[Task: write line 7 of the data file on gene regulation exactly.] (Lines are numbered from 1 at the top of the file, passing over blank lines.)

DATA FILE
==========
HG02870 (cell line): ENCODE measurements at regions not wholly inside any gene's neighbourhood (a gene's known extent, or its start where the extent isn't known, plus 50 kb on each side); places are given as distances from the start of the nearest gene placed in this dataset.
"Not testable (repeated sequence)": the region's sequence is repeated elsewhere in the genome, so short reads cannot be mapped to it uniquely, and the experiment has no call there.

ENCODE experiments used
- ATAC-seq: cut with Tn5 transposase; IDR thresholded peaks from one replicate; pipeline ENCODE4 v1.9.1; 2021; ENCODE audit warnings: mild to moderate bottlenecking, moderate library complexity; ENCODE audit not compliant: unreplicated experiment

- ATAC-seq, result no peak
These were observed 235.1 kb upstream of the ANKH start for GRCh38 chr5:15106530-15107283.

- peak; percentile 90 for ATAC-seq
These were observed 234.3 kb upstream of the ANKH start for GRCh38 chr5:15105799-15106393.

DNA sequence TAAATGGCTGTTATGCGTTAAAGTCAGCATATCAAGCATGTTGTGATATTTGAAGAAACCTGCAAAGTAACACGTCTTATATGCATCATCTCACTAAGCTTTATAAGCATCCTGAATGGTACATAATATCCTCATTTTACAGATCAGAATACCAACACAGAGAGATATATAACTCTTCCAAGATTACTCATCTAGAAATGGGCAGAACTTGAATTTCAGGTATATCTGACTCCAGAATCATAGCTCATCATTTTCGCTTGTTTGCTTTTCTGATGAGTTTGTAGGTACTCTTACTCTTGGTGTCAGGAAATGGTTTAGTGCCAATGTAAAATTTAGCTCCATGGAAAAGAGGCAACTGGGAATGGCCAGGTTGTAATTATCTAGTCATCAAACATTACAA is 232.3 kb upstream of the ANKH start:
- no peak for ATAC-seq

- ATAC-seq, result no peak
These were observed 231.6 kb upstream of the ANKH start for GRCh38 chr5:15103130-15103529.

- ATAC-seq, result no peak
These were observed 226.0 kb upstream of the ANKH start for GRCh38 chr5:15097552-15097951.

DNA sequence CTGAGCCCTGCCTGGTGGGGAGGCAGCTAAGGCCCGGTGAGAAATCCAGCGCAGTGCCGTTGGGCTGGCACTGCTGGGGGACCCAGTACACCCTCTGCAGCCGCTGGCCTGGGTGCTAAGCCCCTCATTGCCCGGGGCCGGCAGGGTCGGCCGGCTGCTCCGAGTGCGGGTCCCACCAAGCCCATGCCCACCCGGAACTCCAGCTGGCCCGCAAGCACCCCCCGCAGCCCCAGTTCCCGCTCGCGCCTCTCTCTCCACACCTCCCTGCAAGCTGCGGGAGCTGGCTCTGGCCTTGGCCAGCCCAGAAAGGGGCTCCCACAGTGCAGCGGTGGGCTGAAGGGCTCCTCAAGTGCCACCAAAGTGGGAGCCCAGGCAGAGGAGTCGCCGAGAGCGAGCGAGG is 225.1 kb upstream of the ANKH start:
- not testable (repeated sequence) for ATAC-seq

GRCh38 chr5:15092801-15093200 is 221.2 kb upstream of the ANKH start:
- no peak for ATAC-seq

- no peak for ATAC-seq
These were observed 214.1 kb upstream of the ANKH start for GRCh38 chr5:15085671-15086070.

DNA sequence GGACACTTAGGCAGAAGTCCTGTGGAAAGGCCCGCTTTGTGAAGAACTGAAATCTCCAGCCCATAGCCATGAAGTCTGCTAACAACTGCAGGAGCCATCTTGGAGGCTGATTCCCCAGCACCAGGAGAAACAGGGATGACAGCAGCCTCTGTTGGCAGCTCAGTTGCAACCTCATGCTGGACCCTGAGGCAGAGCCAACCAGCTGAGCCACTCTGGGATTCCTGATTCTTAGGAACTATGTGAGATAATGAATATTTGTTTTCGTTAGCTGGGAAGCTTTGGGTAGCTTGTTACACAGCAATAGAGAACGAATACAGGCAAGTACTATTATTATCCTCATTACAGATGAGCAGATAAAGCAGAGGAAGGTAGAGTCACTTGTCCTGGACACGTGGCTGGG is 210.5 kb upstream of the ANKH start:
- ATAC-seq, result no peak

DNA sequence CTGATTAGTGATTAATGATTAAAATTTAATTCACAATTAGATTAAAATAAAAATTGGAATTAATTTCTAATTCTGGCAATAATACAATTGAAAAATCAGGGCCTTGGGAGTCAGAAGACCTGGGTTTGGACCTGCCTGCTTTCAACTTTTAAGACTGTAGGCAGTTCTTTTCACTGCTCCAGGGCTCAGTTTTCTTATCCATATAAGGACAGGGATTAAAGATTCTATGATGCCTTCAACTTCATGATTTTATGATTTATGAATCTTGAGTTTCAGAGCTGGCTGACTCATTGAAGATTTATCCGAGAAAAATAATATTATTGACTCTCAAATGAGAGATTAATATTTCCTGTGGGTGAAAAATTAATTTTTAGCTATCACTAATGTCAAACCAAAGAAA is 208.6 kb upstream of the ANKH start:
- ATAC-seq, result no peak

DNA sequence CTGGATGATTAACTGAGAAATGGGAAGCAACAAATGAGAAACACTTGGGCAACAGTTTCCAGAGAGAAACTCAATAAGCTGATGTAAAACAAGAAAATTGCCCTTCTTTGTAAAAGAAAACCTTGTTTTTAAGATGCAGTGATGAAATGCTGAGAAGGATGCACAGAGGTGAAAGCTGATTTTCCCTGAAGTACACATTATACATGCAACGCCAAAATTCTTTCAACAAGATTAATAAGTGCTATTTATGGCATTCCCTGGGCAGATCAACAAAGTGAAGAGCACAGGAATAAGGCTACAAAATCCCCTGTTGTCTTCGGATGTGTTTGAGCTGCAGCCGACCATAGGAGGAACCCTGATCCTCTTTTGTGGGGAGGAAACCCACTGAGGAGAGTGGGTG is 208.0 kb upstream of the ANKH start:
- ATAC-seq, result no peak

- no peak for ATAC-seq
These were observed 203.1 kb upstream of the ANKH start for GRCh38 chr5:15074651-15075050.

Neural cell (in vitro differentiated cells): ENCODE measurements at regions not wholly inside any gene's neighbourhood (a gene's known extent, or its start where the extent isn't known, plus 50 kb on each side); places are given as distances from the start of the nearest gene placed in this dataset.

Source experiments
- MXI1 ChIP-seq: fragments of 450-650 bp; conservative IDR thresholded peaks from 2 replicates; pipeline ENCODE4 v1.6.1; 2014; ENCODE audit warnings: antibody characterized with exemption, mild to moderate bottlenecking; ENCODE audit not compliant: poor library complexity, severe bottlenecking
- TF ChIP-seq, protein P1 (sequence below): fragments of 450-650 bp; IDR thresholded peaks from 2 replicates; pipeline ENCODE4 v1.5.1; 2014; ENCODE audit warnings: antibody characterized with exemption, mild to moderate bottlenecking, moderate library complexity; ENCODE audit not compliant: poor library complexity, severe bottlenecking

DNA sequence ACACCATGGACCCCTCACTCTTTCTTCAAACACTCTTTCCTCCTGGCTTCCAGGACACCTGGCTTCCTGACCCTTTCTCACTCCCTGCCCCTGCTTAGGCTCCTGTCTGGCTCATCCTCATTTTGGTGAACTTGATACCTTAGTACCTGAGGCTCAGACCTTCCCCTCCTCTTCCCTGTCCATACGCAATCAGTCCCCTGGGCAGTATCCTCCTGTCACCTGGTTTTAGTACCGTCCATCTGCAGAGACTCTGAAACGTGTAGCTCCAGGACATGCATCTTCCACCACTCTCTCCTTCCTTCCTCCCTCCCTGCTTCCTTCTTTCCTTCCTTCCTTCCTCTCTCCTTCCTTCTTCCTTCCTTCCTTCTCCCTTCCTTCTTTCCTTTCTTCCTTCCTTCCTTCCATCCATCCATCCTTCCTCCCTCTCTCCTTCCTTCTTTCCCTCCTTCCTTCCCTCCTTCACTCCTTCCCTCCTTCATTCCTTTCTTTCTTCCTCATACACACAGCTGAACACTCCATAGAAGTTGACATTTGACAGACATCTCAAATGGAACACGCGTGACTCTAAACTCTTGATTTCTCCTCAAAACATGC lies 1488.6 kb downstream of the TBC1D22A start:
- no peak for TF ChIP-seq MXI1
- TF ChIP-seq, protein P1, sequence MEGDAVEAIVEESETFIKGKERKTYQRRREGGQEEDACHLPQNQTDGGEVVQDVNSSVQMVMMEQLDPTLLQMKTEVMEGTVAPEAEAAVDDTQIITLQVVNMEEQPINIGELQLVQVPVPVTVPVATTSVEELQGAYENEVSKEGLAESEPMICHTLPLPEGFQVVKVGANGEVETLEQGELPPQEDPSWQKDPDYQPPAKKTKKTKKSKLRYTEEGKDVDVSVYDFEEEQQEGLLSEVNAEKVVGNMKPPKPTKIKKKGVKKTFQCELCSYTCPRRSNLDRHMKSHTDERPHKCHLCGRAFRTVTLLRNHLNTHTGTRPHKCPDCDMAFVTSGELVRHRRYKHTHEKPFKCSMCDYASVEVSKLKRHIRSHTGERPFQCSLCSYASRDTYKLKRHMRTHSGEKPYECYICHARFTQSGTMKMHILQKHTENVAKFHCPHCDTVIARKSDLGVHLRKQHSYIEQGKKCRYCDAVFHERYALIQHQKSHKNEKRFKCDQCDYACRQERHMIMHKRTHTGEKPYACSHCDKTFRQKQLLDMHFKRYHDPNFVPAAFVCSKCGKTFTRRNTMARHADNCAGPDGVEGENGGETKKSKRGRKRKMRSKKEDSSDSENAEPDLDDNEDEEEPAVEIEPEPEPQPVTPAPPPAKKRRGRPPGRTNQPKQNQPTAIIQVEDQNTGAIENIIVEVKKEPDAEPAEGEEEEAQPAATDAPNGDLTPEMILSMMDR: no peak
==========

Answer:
- peak; percentile 90 for ATAC-seq